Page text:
Preschool children grow by leaps and bounds: physically, mentally, and socially. From tears and tantrums to affectionate kisses and uncontrolled exuberance, a preschooler’s moods and feelings can be confusing. But there is information that can help parents understand, cope with, and nurture their child’s emotional development.
Small people, big feelings
They stand under four feet tall. Their hands and feet are adorably little. They wear small clothes, love tiny toys and have a favorite stuffed friend that is just the right size for cuddling.
But their feelings are so very big.
Preschoolers aged 2-5 years can have emotions that demand attention, validation, and resolution. They are intense, entangled, confusing, and surprisingly sophisticated. They produce tears and then suddenly, smiles.
Buckle up. You are about to tumble over the rough and wonderful terrain that is the emotional life of a preschooler.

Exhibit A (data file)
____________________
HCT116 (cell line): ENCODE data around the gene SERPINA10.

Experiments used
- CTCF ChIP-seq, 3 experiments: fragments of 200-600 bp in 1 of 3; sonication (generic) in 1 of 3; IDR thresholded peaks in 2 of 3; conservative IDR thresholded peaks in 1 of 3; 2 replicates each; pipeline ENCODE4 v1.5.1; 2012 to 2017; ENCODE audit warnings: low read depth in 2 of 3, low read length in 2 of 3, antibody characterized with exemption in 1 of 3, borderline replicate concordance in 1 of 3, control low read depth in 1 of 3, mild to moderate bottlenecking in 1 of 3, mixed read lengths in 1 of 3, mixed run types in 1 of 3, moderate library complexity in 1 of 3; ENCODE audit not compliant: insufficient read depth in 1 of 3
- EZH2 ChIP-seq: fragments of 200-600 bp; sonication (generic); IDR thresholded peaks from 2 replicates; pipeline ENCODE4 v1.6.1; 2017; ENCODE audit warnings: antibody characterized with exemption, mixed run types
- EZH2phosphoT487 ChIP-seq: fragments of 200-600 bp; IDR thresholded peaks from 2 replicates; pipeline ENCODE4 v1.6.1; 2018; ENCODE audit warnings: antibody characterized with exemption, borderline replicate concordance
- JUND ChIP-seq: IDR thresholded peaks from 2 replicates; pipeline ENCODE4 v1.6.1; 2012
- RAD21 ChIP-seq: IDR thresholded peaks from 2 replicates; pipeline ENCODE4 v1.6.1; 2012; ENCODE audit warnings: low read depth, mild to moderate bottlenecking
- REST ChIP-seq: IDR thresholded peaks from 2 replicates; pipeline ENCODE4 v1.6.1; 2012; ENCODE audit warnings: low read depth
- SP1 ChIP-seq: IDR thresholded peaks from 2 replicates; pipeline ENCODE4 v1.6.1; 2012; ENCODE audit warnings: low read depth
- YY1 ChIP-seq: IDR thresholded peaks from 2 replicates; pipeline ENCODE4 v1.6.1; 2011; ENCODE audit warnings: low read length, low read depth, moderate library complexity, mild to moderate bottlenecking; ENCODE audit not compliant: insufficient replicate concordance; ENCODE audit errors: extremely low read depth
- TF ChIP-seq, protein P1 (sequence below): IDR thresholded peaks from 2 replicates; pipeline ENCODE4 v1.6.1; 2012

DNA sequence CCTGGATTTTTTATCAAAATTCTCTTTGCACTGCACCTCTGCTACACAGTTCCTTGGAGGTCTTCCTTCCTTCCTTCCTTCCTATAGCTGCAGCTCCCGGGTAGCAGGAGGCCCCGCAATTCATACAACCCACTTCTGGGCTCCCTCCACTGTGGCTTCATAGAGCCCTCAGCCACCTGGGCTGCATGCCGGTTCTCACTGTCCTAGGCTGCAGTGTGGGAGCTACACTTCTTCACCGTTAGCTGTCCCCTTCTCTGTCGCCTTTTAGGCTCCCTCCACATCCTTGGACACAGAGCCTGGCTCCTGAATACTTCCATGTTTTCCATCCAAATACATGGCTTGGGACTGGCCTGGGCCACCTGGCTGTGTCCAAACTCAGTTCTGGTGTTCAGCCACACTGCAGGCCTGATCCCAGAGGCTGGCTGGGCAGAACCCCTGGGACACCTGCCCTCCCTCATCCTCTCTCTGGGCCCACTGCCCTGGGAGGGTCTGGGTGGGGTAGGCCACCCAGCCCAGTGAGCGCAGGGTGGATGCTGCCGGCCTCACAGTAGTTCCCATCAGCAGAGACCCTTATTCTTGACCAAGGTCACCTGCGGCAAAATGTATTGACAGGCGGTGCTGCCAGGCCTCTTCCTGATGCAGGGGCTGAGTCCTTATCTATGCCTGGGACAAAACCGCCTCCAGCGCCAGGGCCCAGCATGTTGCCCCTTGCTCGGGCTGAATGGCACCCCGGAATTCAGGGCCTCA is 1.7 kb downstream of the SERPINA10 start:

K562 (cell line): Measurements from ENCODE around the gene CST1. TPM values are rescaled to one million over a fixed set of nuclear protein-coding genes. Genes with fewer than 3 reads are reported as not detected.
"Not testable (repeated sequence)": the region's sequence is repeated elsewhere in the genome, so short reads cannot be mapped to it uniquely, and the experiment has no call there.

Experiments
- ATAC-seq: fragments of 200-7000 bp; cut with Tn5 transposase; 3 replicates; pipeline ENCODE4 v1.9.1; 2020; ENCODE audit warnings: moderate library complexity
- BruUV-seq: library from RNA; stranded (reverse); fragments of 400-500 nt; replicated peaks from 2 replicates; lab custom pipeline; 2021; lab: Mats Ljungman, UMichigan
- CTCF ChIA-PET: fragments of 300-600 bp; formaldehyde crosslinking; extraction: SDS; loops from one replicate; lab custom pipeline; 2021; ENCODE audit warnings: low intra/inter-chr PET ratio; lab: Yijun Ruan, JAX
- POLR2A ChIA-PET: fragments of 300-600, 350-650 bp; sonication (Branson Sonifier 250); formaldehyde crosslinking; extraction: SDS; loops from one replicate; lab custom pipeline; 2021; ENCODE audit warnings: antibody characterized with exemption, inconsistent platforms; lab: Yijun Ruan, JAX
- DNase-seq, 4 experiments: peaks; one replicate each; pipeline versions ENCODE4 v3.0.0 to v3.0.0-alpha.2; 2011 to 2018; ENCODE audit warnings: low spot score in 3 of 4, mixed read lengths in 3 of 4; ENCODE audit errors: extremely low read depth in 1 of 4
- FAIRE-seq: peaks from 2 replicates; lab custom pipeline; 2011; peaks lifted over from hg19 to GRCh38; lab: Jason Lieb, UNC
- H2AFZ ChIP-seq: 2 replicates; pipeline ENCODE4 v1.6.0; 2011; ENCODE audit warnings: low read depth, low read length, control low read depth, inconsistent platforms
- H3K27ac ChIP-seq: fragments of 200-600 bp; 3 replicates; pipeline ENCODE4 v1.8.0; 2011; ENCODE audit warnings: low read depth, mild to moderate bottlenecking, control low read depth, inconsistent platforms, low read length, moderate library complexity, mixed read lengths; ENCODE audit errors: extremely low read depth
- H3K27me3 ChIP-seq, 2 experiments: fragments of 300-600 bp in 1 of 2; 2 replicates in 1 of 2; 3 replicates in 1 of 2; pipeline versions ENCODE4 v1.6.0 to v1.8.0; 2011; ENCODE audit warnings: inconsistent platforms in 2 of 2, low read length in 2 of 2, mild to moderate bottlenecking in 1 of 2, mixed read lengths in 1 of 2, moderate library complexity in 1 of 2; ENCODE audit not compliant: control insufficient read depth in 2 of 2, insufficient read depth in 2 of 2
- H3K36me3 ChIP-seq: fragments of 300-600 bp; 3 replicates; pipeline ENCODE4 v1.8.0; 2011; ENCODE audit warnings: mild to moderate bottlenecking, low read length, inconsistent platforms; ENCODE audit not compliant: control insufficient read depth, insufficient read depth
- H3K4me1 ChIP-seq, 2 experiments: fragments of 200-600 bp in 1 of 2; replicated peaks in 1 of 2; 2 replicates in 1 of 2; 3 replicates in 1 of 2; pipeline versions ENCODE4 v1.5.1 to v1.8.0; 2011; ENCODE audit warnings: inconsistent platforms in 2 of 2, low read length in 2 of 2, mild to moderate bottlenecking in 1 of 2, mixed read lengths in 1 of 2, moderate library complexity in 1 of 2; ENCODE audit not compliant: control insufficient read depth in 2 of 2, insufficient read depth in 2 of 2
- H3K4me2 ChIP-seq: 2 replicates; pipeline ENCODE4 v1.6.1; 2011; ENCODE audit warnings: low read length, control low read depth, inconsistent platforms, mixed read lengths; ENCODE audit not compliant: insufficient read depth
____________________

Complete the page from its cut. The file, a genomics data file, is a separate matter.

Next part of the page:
Merging sense with sensibility
The child psychologist Bruno Bettelheim believed that emotional development begins at birth. This is no surprise to a parent desperately trying to comfort a squalling, angry, red-faced newborn. But before age 2, a child’s emotions are simpler and mostly reactive to the environment or how he is feeling.
“They’re happy. They’re angry,” says Robert Pianta, Ph.D., associate professor of education at the University of Virginia’s Curry School of Education in Charlottesville, Va., and co-director of a long-term study examining the social, psychological and academic needs of young children.
Relying on verbal cues to determine whether a newborn is happy or angry is impossible, since an infant has no capacity for using spoken language. So other signs are required. “The infant needs to signal whether she’s in a state of equilibrium and pleasure or a state of disequilibrium. That’s what the binary simple emotions do,” says Dr. Pianta.